Strong geographical structure was reported in wild populations in Italy, Spain, Greece, and Turkey (Mattioni et al. 2013). A study of wild chestnut in Spain, Italy, and Greece (Fernández-Cruz and Fernández-López 2016) found two main gene pools in Europe, and another study of wild, natural, or naturalized populations across Europe (Mattioni et al. 2017) found three. These findings agree with evidence of spontaneous establishment originating from the Last Glacial Maximum refugia in the North of the Iberian, Italian, and Balkan peninsulas and in northern Anatolia (Krebs et al. 2004, 2019; Roces-Díaz et al. 2018). In southern France, there is possible evidence for chestnut refugia in palaeobotanical data (Krebs et al. 2019). The preferred hypothesis is therefore that most pre-cultivation Castanea in France are the result of the spontaneous spread of the species from neighboring southern European refugia, i.e., in Spain and Italy. However, the most recent genetic analyses conducted exclusively on French populations were published in the 1990s on wild chestnut and at a regional scale (Frascaria et al. 1991, 1992; Frascaria and Lefranc 1992), and the results obtained in the CASCADE project (Eriksson et al. 2005) have not yet been published (T. Barreneche pers. com.). Mattioni et al. (2008) compared naturalized, coppice, and orchard populations in Italy, Greece, Spain, the UK, and France and showed differences in within-population genetic parameters between fruit orchards and other types of chestnut management. This result implies that long-term management techniques can influence the genetic makeup of the populations. Differences between and within countries have also been reported (Pereira-Lorenzo et al. 2016). For these reasons, specifically French, finer-scale sampling of both wild (forest) and cultivated chestnut trees (orchards and alignments) was needed to help distinguish between natural and anthropogenic evolutionary factors.

In terms of sampling, many authors have genotyped tree collections ex situ, i.e., in conservatories (Martín et al. 2010a), and in situ (Pereira-Lorenzo and Fernandez-Lopez 1997; Gobbin et al. 2007; Martín et al. 2010b; Pereira-Lorenzo et al. 2010, 2019; Beccaro et al. 2012; Mellano et al. 2012, 2018; Beghè et al. 2013; Quintana et al. 2014; Fernández-López and Fernández-Cruz 2015). In this study, we used both in- and ex situ sources to assess the known and currently used genetic diversity of sweet chestnut. As a result, we often sampled several individuals belonging to the same landrace. Hereafter, we use the term “landrace” as defined by Villa et al. (2005) rather than “variety” or “cultivar,” as it better covers the variety of sampling situations we encountered in the field. However, we do use the term “cultivar” when known cultivars were encountered.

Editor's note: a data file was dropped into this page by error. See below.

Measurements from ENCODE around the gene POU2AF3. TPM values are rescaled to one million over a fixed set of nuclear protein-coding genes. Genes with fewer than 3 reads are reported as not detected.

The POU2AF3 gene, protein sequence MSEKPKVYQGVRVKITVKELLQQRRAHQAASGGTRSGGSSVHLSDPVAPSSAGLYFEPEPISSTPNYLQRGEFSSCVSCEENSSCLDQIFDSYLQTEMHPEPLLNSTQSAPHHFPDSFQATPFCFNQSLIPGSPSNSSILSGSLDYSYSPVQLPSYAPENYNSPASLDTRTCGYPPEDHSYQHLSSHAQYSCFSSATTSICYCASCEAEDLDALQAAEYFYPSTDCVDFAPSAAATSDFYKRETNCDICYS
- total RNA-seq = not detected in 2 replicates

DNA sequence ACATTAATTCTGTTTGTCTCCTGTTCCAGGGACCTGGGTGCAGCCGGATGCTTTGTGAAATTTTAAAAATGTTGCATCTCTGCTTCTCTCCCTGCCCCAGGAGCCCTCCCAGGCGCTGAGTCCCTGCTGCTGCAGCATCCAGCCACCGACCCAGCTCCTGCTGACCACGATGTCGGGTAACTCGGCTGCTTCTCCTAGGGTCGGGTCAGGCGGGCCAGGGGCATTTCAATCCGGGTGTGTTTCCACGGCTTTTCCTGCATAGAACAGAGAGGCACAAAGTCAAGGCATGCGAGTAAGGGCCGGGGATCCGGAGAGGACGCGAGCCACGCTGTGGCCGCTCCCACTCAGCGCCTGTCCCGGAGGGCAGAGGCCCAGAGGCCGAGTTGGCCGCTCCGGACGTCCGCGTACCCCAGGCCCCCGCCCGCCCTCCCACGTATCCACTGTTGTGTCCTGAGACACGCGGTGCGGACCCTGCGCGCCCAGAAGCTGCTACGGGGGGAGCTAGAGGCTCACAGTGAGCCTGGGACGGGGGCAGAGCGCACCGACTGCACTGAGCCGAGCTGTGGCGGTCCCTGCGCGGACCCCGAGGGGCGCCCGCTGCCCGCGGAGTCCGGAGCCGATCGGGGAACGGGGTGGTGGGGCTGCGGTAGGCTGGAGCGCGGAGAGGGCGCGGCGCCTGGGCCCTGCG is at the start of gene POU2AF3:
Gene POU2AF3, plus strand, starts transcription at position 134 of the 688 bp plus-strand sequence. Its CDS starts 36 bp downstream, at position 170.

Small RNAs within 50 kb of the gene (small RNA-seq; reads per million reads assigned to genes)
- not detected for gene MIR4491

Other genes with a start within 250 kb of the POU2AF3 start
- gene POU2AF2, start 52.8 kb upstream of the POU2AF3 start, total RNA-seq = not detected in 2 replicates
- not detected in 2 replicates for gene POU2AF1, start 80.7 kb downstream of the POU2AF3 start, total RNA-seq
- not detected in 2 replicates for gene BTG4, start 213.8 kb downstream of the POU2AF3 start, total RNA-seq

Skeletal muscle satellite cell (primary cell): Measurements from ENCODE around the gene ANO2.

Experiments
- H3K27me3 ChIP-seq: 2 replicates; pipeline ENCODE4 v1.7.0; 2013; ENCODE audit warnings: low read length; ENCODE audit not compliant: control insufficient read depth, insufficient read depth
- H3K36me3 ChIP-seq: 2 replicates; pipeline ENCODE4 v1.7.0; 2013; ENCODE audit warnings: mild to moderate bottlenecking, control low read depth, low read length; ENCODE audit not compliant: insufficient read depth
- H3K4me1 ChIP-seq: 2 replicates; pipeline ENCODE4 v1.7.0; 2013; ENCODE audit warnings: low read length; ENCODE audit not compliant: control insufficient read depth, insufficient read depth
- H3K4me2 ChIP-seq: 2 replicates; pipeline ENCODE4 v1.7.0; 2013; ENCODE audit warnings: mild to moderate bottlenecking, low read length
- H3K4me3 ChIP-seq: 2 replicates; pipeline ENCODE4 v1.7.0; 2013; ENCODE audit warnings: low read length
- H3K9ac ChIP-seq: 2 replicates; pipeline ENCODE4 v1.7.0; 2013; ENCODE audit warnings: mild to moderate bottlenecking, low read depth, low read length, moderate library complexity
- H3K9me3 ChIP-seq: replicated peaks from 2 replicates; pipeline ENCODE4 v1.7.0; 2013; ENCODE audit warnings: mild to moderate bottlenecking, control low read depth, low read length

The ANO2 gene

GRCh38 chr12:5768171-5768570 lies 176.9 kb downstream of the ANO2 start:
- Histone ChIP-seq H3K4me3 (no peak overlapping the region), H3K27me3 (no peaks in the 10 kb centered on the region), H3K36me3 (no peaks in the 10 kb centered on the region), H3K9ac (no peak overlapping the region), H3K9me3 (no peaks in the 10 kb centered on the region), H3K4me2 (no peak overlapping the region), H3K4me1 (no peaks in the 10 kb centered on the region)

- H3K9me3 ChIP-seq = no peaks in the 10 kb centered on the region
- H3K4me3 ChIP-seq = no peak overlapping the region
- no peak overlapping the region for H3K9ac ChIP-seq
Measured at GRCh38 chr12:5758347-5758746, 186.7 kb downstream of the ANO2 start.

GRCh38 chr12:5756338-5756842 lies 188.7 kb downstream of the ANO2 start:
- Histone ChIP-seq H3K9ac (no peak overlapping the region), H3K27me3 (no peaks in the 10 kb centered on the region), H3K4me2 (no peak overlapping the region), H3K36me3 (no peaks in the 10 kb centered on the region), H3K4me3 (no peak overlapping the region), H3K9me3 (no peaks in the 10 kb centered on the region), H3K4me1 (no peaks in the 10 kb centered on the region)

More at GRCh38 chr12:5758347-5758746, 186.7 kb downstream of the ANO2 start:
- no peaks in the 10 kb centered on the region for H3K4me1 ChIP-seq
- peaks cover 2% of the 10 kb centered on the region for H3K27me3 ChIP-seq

The main aims of this work were to assess (i) the genetic diversity of wild and cultivated chestnut in most of its range in France, (ii) their genetic structure, notably in relation with the sampling regions, and (iii) to a lesser extent the relations between French chestnuts with 10 cultivated chestnuts from the northwest of Spain that were previously classified in the Iberian or Italian groups. For this purpose, we sampled natural chestnut populations, ancient grafted chestnut identified in situ by local partners and ex situ local landraces in conservatories in the main nut-producing regions, and in most of the distribution of natural chestnut forests in France. We used microsatellite markers from the EU chestnut database to genotype all sampled trees at 13 SSRs and a subset at 24 SSRs (Pereira-Lorenzo et al. 2017). By also including Iberian samples cited in the Pereira-Lorenzo et al. publication, we also provide some evidence for the origin of the trees we sampled.